**
Design and Analysis of Computer Algorithms - Fall 2012
**

01:198:344 Section 01 (4 cr) or 16:711:611 (3 cr).

**Instructor**: Michael D. Grigoriadis,
Department of
Computer Science, CoRE
**308**;
(732) 445-2001, Ext 2898;
Off.Hrs: T 4-5; Th 12:30-1:30 & by appointment. Email:

**TA:** Chaolun, Xia,
Department of
Computer Science, Hill
**486**;
Off.Hrs: W&F 9:30-10:30
& by appointment. Email:
cx28@cs.rutgers.edu.

**Lectures:** T 12-3
at
SEC-218.
**Recitations: **-Th 1:55-2:50 at
Hill-005.

**
- Lectures & recitations: Attendance is required, with all personal electronics turned off.
**

- Student Absences are tracked by the SAS Dean's Office:
If you expect to miss one
or two classes, use this secure
University Self-Reporting App to report the date and the reason for
your absence. An email is then sent to me by the Dean's Office.

**Course Objectives:**
Fundamental techniques for designing efficient combinatorial
algorithms. Mathematical methods for analyzing their correctness and
complexity. Applications.
**Prerequisites: **
198-112,
and
198-206
(or 01:640-477), (and thus Calc
II). We also assume elements of
discrete mathematics, such
as logarithms, proofs by induction, series and sums,
permutations, asymptotics (big-Oh, big-Omega notation), basics of solving
recurrences, as well
as concepts of programming and data structures, e.g., linked lists, stacks,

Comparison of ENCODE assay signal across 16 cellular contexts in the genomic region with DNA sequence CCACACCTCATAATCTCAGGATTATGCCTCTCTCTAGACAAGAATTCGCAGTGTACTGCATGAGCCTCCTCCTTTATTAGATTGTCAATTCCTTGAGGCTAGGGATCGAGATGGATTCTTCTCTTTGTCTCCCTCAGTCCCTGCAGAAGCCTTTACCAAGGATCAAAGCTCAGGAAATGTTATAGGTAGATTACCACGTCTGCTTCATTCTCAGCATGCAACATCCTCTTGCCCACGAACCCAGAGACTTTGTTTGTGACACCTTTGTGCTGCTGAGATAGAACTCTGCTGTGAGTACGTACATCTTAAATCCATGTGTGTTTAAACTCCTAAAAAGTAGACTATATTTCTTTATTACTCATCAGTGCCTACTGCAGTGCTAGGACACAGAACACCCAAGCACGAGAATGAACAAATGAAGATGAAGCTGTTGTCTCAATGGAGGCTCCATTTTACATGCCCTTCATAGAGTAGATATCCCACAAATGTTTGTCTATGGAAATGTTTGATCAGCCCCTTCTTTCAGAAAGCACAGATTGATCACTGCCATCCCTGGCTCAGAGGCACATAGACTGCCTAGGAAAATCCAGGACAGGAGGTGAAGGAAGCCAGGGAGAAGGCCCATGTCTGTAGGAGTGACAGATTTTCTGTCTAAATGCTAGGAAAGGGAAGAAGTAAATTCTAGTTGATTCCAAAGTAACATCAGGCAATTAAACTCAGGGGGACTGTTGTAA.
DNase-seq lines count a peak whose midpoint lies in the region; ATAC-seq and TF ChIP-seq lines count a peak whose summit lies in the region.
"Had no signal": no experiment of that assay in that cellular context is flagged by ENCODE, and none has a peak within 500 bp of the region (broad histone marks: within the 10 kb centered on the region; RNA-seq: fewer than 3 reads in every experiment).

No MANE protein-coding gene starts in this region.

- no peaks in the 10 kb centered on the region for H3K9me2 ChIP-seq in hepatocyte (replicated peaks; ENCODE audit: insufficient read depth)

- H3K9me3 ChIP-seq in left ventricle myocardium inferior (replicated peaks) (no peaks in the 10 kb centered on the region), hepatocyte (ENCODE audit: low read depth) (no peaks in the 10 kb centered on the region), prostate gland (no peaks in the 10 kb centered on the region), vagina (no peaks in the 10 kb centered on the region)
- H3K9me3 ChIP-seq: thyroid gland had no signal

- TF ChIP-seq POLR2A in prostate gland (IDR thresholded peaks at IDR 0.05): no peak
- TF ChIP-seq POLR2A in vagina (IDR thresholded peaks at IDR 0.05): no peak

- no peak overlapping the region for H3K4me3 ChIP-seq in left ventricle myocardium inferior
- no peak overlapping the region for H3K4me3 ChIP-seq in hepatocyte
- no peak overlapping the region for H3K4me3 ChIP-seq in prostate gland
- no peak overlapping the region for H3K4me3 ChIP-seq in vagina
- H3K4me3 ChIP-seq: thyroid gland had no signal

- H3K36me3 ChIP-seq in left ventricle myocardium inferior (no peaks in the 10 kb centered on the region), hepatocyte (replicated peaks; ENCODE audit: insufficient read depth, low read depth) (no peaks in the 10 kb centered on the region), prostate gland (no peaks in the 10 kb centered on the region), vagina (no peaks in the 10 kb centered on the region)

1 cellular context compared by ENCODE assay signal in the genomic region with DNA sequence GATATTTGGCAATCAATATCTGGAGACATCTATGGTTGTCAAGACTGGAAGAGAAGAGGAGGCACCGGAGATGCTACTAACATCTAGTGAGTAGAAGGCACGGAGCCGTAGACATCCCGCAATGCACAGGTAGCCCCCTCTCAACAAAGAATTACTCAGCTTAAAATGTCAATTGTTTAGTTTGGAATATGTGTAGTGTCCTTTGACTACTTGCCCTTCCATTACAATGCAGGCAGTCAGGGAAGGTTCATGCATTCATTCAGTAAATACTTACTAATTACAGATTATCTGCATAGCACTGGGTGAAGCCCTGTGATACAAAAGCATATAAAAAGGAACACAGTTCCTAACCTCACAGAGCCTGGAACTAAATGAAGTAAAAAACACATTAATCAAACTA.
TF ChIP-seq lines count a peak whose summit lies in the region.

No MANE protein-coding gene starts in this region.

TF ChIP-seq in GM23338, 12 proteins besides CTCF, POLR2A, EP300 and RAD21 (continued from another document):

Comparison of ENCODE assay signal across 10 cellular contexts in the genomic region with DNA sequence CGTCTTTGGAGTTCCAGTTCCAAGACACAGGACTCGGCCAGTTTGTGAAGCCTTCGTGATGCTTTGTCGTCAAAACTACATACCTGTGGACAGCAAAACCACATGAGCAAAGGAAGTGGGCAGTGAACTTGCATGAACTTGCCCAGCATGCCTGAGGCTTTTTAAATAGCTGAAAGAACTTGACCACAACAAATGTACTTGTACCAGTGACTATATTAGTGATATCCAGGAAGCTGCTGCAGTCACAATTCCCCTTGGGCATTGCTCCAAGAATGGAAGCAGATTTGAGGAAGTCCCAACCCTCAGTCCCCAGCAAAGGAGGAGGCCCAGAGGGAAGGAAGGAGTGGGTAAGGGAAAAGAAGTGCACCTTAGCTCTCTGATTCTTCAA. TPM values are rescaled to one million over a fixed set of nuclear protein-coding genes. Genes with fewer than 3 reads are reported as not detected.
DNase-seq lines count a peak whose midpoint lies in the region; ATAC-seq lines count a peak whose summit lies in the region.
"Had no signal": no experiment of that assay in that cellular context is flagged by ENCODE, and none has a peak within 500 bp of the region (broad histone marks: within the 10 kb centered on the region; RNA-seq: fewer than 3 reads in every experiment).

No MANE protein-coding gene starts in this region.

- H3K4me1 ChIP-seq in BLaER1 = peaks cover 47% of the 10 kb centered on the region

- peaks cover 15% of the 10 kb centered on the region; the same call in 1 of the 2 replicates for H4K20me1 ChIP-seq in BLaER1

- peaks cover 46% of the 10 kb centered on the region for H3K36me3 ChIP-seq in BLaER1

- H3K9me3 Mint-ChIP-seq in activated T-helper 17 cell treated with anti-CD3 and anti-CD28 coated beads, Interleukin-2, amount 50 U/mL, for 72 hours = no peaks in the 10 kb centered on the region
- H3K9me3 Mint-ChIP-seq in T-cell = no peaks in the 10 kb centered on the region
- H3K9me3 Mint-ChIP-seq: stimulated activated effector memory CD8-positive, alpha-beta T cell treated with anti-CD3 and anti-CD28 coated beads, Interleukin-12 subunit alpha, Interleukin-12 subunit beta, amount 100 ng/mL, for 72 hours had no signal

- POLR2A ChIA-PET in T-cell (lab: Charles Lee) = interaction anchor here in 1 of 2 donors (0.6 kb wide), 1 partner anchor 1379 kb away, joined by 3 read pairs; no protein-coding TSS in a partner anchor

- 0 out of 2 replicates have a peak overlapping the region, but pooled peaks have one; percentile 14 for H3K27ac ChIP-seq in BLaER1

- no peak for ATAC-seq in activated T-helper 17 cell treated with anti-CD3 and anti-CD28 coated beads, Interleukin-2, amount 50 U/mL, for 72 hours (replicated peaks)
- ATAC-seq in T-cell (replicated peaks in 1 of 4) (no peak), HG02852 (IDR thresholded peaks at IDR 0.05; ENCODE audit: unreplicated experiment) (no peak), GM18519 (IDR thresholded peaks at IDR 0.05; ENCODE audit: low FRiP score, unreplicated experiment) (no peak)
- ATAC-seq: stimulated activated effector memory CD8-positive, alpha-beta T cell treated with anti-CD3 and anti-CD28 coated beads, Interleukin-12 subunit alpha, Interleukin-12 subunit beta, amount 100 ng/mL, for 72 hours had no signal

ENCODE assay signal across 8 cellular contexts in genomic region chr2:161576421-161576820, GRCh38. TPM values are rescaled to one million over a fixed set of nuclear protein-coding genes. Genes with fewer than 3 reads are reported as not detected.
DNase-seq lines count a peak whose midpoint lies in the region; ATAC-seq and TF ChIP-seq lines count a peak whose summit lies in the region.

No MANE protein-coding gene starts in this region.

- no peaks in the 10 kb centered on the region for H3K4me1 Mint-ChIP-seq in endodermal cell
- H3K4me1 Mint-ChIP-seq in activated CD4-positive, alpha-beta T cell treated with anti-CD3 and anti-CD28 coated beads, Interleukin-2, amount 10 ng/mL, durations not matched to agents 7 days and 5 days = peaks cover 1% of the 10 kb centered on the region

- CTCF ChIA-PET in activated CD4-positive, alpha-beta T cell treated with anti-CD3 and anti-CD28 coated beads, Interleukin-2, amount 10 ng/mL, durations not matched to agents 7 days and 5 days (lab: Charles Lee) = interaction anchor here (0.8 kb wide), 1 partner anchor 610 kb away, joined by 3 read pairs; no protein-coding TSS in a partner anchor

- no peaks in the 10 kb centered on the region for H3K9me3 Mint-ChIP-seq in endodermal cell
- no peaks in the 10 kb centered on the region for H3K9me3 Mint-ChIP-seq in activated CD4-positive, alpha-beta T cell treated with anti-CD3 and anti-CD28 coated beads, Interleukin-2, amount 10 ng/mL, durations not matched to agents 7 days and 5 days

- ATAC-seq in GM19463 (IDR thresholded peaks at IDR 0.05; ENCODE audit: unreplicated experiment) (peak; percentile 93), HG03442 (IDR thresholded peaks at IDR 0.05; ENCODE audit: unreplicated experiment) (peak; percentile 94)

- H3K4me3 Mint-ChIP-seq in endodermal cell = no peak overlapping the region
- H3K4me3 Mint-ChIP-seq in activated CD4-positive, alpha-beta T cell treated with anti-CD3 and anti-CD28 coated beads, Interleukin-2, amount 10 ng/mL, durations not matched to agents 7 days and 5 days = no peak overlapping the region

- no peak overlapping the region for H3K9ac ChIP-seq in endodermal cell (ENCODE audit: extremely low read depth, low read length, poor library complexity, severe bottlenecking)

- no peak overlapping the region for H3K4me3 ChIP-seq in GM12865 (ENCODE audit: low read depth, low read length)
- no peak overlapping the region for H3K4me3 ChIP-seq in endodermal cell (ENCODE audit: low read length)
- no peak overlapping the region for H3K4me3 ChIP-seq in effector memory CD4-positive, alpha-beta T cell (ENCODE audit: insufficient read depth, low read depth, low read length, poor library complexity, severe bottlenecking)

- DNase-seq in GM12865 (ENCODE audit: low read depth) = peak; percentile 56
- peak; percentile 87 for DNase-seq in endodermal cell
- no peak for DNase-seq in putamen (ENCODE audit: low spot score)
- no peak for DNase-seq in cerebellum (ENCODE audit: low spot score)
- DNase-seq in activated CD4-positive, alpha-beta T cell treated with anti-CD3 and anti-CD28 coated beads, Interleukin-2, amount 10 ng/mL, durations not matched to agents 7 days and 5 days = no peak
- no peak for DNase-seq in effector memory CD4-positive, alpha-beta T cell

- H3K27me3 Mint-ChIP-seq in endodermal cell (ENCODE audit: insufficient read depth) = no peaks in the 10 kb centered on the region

queues, trees, binary search, recursion, hashing, priority queues, graph
algorithms, sorting.

**Topics:** We will cover a large subset
of the following and possibly some new
algorithmic topics and applications, as time permits:
**Mathematical tools. **Review of mathematical
background, concepts of algorithm design, complexity, asymptotics, induction, and randomization.
Fibonacci numbers. Euclidean gcd algorithms. Universal hashing.
**Divide and conquer. **Fast integer multiplication;
recurrences; the
master theorem; mergesort; randomized median and selection algorithms;
quicksort; fast matrix multiplication.
**Sorting. **Lower bounds for
comparison-based sorting;
binsort. Linear-time sorting: radix and bucket sorts.
**Graph search. **Graph classes and representations;
depth first
search in undirected and directed graphs; topological search; strongly
connected
components. Breadth first search and layered DAGs.
**Shortest Paths (SPs) in digraphs.** Single-source SPs for
nonnegative
edge weights; priority queues and Dijkstra;
SPs in DAGs; single-source
SPs for
general edge weights. Maximum adjacency search.
**Greedy algorithms. **Spanning trees and cuts,
analysis of union-find and path compression;
MST algorithms;
randomized algorithm
for global minimum cuts;
approximate set cover.
**Network flows. ** Max flow min cut
theorem and integrality; fast algorithms;
disjoint (s,t)-dipaths;
maximum bipartite matching &
minimum vertex cover. Global minimum cuts.
**Dynamic programming;** Paradigm of SPs in DAGs; longest
increasing
subsequence; approximate string matching; integer and (0,1) knapsack problems;
chain matrix
multiplication; single-pair reliable SPs, all-pairs SPs; independent
sets.
**Elements of NP-completeness & problem reductions. **
**NP-hard problems.** Search and selected approximation algorithms.

**Textbook: **
*Algorithms*, Dasgupta, Papadimitriou & Vazirani,
McGraw Hill, 2008 (paperback or download for kindl, etc.), supplemented by class notes and handouts. The book in now at RU bookstore. Errata here!.